AP Lang teacher Kelsie Layana emphasized that it’s incredibly rare for regular teachers to get cut, unless they outright volunteer to leave. This has a lot to do with an expectation within the school that teachers who have been at Summit for an extended period of time deserve to keep their position. 

“I think admin could have that talk but I don’t think admin is going to have that talk,” said Layana, referencing the difficult conversation that admin has to have with staff when breaking the news of their displacement for the following year. 

Along with teachers, Summit is saying goodbye to a few programs as well.

McDonald shared that “we have a science teacher who was part-time who ran a small program that was exclusive to their curricular area…they’ve decided not to return next year and so we eliminated that class from the schedule.” Many of the school’s programs are exclusive to one teacher’s specialty, and if that individual is released from Summit, the program often is as well. While cuts haven’t been fully determined, there’s sure to be at least a few classes disappearing from the schedule next year.

“Over the years, there have been a few programs cut from the building and it always feels terrible because it’s usually somebody’s specialty and there are students interested but sometimes we can’t sustain that,” McDonald said, talking about how difficult it’s been to have to make such harsh decisions.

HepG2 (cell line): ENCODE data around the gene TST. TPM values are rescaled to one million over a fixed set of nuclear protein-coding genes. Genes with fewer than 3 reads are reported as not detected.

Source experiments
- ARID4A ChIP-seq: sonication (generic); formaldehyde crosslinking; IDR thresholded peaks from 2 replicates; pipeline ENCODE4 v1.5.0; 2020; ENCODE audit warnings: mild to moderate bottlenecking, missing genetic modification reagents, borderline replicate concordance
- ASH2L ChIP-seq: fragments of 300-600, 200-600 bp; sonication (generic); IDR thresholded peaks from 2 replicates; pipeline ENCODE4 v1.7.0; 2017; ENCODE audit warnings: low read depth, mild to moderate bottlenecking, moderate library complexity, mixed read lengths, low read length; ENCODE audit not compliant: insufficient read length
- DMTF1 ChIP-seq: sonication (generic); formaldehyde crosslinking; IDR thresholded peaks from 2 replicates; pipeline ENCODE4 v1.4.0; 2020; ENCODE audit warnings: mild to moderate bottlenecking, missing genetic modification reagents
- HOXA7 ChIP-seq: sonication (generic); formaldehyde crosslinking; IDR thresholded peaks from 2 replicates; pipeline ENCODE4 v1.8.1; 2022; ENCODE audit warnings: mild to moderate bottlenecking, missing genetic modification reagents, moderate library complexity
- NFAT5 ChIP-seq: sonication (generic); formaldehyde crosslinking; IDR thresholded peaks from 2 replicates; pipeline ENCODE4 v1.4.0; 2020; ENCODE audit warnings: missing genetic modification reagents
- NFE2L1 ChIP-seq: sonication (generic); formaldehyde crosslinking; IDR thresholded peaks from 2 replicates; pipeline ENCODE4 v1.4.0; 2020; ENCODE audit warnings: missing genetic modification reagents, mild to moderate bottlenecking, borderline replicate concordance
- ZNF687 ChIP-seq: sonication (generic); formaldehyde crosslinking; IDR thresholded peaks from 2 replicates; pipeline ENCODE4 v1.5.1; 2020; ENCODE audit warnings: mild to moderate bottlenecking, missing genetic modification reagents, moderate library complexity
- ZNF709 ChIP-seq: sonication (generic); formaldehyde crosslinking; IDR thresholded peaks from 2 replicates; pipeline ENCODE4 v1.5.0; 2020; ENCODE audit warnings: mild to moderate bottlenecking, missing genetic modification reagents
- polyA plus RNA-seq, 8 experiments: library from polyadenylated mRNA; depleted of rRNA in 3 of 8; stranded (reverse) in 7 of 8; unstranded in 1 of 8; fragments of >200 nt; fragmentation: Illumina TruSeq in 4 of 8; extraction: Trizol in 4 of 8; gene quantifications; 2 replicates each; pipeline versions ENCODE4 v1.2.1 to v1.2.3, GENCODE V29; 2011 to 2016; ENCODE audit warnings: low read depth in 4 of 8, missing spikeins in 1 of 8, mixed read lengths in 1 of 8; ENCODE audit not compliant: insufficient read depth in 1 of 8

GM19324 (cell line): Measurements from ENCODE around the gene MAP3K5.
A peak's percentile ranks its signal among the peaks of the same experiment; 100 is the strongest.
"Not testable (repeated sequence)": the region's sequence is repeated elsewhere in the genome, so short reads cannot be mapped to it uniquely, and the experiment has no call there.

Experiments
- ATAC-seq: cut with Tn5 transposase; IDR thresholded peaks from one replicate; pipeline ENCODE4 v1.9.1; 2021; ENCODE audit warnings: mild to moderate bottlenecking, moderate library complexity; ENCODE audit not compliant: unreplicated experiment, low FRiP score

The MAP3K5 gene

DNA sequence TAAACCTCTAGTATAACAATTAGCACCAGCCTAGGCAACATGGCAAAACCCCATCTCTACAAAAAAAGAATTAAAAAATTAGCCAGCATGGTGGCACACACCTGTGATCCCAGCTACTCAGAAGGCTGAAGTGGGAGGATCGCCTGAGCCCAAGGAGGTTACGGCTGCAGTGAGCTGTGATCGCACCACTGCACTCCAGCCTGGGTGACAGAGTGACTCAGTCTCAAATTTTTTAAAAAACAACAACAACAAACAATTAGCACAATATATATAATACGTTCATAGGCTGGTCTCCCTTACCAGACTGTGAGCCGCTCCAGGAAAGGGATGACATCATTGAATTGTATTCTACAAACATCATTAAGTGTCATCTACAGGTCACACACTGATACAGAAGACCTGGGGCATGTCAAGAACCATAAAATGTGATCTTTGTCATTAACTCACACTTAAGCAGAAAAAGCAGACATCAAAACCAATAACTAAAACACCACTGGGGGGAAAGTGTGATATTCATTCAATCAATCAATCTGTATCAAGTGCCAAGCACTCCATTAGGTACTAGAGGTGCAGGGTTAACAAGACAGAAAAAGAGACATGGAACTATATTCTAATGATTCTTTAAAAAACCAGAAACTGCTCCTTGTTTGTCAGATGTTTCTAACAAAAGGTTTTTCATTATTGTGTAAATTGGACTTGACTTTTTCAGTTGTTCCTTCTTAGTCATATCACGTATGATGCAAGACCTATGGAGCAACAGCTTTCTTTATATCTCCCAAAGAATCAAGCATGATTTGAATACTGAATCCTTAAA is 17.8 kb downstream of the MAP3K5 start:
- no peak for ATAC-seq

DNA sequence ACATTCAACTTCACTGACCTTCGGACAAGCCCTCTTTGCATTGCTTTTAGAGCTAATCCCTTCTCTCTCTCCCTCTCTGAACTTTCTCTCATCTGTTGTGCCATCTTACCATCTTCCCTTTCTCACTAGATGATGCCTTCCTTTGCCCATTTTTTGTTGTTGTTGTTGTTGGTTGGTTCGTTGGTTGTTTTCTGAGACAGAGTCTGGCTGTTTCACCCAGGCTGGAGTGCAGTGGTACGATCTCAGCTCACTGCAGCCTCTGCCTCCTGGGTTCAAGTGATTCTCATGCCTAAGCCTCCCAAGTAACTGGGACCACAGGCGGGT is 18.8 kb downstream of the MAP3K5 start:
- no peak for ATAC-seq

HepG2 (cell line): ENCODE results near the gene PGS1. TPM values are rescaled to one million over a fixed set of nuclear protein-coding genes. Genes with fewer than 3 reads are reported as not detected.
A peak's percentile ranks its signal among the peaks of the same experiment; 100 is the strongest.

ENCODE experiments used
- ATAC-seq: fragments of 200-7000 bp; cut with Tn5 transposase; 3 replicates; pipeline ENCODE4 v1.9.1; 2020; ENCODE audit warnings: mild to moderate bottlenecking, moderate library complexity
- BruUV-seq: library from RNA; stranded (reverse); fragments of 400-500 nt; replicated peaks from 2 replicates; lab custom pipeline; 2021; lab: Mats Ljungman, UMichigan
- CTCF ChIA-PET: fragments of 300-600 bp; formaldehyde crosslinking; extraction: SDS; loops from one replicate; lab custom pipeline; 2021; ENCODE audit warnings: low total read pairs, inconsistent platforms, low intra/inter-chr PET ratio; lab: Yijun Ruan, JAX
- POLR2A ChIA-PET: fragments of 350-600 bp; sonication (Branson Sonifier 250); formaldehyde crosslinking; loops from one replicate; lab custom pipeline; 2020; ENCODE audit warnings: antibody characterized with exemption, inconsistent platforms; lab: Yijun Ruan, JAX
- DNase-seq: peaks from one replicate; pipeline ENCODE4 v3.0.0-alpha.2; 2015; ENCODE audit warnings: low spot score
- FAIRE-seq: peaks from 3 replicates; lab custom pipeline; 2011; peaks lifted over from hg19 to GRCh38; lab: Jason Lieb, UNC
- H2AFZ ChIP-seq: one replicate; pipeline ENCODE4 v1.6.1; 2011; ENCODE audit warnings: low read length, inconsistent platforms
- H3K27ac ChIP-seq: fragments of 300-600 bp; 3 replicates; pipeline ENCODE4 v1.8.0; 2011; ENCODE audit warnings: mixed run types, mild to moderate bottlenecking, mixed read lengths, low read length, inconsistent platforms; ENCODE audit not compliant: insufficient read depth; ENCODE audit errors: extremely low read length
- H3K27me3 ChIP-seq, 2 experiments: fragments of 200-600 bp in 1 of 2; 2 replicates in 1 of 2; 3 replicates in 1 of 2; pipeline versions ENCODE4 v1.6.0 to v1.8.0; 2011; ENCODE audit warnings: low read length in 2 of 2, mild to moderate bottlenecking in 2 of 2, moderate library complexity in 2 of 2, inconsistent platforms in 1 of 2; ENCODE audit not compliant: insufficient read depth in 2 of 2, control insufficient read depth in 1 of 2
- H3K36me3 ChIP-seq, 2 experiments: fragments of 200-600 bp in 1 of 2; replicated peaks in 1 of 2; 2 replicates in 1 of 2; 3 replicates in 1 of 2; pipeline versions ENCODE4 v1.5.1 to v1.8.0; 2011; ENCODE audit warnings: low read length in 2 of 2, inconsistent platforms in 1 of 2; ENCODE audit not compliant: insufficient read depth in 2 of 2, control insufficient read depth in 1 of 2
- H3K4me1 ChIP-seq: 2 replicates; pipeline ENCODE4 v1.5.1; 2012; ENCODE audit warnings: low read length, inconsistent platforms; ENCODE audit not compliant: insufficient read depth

While McDonald knew he’d have to make cuts eventually due to the trend downward in the student population, this knowledge didn’t prepare him for how painful saying goodbye would be.

“I had a conversation with a teacher this morning and I had to let them know that they didn’t have a job next year. And it’s heartbreaking. These folks have put their souls into their programs and their hearts into their programs and they love the students and go the extra mile,” McDonald said, boasting about Summit’s staff like a proud father. “To have to tell them that they might have to move to a different school or there may not be a job available for them is awful. It’s probably one of the worst parts about the job.” His lack of control over the situation only adds to the burden.

McDonald felt strongly that his hands were tied, as he is obligated to follow the contract most directly when making this decision. He expressed feeling as if he had very little room to make choices outside of the agreement that’s been signed by the teacher.

Still, there’s always hope that student input will be requested if, as McDonald grimly predicts, a similar situation arises in the future and Summit needs to let go of more staff as the student population continues to decrease due to unaffordable housing.

“The thing that I’m concerned about is… are we going to continue to get smaller?” McDonald said. “Is Bend pricing itself out of families with young children who come here and go to school? Are we seeing a decline? If we’re not a healthy school community in general, people won’t want to move here.” He had a lot of questions, but not so many answers.

In a perfect world, the school gets to keep all its faculty and programs, and teachers never have to worry about displacement. Clearly, that’s not how it works. The education system is all about balance, which is hard to achieve and difficult to maintain. The best Summit can do is take it day by day, appreciate its amazing staff and, well, pray for a population boom.